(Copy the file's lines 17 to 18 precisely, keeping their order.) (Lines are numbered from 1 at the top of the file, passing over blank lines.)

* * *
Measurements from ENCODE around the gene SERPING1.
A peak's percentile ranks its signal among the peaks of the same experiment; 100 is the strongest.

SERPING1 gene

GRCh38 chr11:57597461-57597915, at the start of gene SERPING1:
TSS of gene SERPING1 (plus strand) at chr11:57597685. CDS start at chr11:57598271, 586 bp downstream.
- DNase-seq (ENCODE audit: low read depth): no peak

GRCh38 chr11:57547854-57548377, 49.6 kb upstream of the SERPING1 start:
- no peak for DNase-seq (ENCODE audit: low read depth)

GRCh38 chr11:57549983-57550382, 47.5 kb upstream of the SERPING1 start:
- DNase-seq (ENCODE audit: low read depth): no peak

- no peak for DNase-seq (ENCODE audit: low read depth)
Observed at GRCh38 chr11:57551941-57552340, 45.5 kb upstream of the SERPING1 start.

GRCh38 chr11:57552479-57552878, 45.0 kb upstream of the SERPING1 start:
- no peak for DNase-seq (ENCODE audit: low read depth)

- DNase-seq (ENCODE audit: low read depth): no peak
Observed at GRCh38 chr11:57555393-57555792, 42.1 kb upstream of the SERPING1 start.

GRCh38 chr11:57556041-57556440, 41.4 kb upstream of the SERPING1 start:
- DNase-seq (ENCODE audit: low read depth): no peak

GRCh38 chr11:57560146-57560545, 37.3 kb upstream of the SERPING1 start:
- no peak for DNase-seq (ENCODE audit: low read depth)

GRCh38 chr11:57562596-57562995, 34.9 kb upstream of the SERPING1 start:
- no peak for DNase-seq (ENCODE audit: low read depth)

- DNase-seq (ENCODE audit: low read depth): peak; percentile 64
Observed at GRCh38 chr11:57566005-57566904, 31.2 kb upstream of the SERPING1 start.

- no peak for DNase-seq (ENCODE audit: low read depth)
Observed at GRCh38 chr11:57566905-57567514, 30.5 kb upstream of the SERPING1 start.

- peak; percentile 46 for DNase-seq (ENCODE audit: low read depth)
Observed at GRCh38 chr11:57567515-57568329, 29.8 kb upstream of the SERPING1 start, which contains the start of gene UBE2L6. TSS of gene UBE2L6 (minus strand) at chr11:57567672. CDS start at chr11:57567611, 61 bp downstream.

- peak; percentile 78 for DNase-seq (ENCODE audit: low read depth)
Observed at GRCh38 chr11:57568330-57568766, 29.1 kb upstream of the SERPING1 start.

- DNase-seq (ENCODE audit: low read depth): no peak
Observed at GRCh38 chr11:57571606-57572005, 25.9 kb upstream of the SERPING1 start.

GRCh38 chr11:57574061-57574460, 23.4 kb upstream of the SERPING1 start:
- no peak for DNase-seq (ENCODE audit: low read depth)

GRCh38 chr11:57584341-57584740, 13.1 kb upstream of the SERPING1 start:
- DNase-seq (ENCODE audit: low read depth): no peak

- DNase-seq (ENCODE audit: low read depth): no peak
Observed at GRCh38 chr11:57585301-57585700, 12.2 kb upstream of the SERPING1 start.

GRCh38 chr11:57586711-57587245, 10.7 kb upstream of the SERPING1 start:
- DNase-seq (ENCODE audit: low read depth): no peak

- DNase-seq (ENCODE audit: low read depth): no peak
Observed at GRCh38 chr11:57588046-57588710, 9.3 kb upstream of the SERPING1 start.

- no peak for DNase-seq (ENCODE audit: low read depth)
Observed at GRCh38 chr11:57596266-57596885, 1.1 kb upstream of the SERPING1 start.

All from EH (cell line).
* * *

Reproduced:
GRCh38 chr11:57556041-57556440, 41.4 kb upstream of the SERPING1 start:
- DNase-seq (ENCODE audit: low read depth): no peak